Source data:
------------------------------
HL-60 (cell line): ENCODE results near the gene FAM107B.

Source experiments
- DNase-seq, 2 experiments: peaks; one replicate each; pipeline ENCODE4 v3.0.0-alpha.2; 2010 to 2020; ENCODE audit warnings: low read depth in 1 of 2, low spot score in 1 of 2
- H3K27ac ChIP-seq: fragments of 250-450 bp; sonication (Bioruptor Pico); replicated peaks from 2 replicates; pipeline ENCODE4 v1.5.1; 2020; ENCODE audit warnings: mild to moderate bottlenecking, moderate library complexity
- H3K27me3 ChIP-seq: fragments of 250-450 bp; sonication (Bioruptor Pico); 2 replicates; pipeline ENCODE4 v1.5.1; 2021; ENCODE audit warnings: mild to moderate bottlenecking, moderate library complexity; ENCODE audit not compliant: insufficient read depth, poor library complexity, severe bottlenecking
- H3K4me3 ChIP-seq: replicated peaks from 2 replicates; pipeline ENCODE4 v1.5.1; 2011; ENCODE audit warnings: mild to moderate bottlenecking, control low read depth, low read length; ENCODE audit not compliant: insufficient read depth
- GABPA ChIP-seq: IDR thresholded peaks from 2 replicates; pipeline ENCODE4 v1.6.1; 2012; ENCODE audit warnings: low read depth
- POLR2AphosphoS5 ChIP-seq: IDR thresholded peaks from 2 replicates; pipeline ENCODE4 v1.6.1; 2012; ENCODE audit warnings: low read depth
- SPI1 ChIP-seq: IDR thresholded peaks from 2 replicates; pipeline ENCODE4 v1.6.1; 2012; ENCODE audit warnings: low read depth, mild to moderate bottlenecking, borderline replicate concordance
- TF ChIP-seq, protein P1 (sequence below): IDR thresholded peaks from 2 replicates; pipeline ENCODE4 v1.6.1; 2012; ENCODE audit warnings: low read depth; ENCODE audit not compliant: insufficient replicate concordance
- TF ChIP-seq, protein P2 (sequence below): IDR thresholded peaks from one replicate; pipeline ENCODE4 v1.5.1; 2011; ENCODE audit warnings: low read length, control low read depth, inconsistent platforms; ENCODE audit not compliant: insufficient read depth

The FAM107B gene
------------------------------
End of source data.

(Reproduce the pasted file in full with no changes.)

HL-60 (cell line): ENCODE results near the gene FAM107B.

Source experiments
- DNase-seq, 2 experiments: peaks; one replicate each; pipeline ENCODE4 v3.0.0-alpha.2; 2010 to 2020; ENCODE audit warnings: low read depth in 1 of 2, low spot score in 1 of 2
- H3K27ac ChIP-seq: fragments of 250-450 bp; sonication (Bioruptor Pico); replicated peaks from 2 replicates; pipeline ENCODE4 v1.5.1; 2020; ENCODE audit warnings: mild to moderate bottlenecking, moderate library complexity
- H3K27me3 ChIP-seq: fragments of 250-450 bp; sonication (Bioruptor Pico); 2 replicates; pipeline ENCODE4 v1.5.1; 2021; ENCODE audit warnings: mild to moderate bottlenecking, moderate library complexity; ENCODE audit not compliant: insufficient read depth, poor library complexity, severe bottlenecking
- H3K4me3 ChIP-seq: replicated peaks from 2 replicates; pipeline ENCODE4 v1.5.1; 2011; ENCODE audit warnings: mild to moderate bottlenecking, control low read depth, low read length; ENCODE audit not compliant: insufficient read depth
- GABPA ChIP-seq: IDR thresholded peaks from 2 replicates; pipeline ENCODE4 v1.6.1; 2012; ENCODE audit warnings: low read depth
- POLR2AphosphoS5 ChIP-seq: IDR thresholded peaks from 2 replicates; pipeline ENCODE4 v1.6.1; 2012; ENCODE audit warnings: low read depth
- SPI1 ChIP-seq: IDR thresholded peaks from 2 replicates; pipeline ENCODE4 v1.6.1; 2012; ENCODE audit warnings: low read depth, mild to moderate bottlenecking, borderline replicate concordance
- TF ChIP-seq, protein P1 (sequence below): IDR thresholded peaks from 2 replicates; pipeline ENCODE4 v1.6.1; 2012; ENCODE audit warnings: low read depth; ENCODE audit not compliant: insufficient replicate concordance
- TF ChIP-seq, protein P2 (sequence below): IDR thresholded peaks from one replicate; pipeline ENCODE4 v1.5.1; 2011; ENCODE audit warnings: low read length, control low read depth, inconsistent platforms; ENCODE audit not compliant: insufficient read depth

The FAM107B gene